Don’t be afraid to dream big. You won’t achieve big things if you don’t first set big goals.

Create a 30-Day Improvement Plan

You can improve yourself a little at a time, as well. Successful people often set a series of small goals for their own self-improvement. Working on the little things gets you in shape for the big things. 

Set a 30 day plan focused on small changes.

  • List negative habits you want to break.
    • Examples: Watching TV; procrastinating.
  • List positive habits you want to acquire.
    • Examples: Smiling more; being more decisive.
  • List ways to increase your value to your employer.
    • Examples: Speak up in meetings; volunteer for tasks.
  • List ways to improve your home.
    • Examples: Set aside specific times for your family; compliment your spouse.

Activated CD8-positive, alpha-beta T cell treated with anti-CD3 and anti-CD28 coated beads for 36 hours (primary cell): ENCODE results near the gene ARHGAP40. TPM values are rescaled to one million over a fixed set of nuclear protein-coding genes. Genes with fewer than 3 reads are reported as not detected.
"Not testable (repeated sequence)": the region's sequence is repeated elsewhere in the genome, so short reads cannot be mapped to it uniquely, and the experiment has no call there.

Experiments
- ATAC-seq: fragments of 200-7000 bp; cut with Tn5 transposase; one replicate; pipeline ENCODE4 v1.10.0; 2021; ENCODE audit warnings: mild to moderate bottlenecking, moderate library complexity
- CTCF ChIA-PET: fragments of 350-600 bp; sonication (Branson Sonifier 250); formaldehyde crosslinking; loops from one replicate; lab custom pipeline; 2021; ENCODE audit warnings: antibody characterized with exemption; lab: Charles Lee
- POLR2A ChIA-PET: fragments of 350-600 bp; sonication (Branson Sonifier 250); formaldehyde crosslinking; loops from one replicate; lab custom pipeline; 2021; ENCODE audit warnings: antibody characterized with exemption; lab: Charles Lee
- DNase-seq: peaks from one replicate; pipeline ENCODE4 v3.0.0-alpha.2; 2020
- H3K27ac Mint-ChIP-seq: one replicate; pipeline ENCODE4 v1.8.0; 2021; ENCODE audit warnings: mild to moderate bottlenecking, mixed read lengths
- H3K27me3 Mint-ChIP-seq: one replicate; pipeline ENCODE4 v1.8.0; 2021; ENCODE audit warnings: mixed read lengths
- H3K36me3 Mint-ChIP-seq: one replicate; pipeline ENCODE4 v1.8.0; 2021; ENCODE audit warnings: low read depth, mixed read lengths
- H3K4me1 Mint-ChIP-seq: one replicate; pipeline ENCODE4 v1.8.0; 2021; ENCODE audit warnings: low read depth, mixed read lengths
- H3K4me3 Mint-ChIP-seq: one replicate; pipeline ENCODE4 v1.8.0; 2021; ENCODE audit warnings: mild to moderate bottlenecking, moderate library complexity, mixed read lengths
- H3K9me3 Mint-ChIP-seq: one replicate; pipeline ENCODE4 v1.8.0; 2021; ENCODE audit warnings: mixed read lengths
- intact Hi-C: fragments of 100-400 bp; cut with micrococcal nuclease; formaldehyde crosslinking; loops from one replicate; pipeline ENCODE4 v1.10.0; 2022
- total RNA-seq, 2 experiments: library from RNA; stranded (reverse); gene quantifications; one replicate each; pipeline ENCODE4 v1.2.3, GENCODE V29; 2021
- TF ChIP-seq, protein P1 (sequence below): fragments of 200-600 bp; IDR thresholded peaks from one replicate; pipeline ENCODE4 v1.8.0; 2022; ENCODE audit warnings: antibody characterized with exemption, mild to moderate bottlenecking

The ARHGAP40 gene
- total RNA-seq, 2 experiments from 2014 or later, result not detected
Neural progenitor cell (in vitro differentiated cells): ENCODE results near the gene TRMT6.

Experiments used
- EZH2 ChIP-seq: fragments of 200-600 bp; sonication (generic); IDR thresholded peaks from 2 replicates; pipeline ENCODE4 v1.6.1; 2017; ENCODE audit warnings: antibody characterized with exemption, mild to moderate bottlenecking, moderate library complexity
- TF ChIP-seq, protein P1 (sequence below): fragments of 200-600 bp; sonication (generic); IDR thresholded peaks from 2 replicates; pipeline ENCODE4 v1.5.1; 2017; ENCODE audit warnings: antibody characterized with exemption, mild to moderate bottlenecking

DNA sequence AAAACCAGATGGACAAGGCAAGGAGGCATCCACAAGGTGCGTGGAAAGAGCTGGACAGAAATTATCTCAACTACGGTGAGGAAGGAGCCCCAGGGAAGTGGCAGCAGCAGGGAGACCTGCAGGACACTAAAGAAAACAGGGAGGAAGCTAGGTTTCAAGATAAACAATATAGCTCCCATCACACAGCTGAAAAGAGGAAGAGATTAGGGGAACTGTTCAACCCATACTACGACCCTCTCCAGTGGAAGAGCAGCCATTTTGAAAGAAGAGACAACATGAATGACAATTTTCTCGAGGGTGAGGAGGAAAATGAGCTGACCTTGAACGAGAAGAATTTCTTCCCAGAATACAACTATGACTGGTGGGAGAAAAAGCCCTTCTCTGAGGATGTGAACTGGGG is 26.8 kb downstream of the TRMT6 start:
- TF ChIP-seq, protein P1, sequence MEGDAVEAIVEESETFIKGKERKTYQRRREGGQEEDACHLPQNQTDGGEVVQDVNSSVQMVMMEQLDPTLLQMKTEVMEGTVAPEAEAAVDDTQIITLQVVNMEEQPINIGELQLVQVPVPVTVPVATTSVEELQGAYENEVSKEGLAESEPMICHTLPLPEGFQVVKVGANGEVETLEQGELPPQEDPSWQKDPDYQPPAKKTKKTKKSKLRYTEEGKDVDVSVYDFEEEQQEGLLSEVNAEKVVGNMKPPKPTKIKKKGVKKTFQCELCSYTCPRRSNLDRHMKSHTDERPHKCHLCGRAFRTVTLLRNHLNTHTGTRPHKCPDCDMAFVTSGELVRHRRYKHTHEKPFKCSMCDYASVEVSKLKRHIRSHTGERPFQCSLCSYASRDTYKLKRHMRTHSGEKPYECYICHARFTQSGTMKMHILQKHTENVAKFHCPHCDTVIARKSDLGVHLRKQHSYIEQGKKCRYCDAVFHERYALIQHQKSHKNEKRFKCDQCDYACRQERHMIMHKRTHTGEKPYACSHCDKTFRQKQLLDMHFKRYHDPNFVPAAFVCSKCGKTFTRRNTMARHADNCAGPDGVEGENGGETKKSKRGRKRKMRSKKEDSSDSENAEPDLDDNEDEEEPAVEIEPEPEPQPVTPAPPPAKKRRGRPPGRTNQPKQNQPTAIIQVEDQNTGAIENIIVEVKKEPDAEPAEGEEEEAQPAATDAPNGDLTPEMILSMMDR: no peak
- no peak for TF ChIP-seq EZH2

• List ways to grow personally and think more sharply.
    • Examples: Read one book a week; have coffee with a successful friend.

Write down your self-improvement goals and give yourself 30 days to work on these improvements. Commit to doing all these things by this time next month.

Then take a look at your progress. You’ll see that building positive new habits and breaking old, negative habits is a day-to-day process that yields incredible rewards, little by little.

Setting Life Goals: Chart Out Your Journey

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Darya Sinusoid

Darya’s love for reading started with fantasy novels (The LOTR trilogy is still her all-time-favorite). Growing up, however, she found herself transitioning to non-fiction, psychological, and self-help books. She has a degree in Psychology and a deep passion for the subject. She likes reading research-informed books that distill the workings of the human brain/mind/consciousness and thinking of ways to apply the insights to her own life. Some of her favorites include Thinking, Fast and Slow, How We Decide, and The Wisdom of the Enneagram.